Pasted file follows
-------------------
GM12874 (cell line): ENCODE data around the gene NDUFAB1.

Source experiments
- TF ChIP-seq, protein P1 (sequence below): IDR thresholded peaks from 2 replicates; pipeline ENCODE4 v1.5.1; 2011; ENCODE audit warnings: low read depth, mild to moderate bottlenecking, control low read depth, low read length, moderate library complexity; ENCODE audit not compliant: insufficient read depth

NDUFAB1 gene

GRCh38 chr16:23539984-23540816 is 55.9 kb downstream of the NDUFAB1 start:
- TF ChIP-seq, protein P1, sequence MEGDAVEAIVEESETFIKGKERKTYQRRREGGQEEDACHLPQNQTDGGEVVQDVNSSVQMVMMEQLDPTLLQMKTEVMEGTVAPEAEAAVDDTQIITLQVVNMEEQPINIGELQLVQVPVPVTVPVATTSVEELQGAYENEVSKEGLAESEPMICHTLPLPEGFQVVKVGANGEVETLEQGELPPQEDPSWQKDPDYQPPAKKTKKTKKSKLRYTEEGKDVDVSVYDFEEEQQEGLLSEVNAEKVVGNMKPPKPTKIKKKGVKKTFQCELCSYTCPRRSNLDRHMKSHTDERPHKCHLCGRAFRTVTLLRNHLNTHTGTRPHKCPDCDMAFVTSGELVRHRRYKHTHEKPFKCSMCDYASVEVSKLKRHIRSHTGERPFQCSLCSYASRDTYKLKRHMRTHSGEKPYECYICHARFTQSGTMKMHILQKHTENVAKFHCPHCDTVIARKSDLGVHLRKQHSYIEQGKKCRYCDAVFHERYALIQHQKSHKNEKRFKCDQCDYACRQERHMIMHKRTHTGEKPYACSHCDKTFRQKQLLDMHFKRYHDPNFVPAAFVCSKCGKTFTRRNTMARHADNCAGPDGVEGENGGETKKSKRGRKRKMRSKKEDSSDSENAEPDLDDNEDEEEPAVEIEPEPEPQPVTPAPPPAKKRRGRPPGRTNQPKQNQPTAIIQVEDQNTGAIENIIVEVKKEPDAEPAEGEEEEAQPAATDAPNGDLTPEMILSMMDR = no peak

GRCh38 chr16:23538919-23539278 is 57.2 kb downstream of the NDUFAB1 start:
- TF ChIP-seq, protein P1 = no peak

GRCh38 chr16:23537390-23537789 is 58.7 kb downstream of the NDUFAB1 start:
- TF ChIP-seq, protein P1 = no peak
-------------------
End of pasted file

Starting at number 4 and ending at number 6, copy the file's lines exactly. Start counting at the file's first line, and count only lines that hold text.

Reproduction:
NDUFAB1 gene

GRCh38 chr16:23539984-23540816 is 55.9 kb downstream of the NDUFAB1 start:
- TF ChIP-seq, protein P1, sequence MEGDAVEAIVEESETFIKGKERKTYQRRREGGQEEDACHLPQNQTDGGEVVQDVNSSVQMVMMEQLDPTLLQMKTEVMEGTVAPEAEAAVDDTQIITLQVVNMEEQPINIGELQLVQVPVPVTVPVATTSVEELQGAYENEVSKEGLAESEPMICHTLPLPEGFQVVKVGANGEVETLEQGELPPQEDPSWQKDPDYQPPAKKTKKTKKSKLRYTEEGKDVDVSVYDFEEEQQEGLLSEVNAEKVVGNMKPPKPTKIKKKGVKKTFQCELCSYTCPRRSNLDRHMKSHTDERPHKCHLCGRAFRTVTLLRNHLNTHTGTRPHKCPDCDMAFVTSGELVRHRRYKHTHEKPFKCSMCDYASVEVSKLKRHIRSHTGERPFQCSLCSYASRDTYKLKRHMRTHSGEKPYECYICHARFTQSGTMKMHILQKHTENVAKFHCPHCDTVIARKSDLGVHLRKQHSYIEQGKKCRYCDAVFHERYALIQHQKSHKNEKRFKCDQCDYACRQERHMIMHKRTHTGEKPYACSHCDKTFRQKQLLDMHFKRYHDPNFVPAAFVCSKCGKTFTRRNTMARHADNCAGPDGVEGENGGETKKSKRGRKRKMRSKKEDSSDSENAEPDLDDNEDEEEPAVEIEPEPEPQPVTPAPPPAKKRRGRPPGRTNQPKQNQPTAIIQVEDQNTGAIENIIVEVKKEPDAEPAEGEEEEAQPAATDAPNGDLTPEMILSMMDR = no peak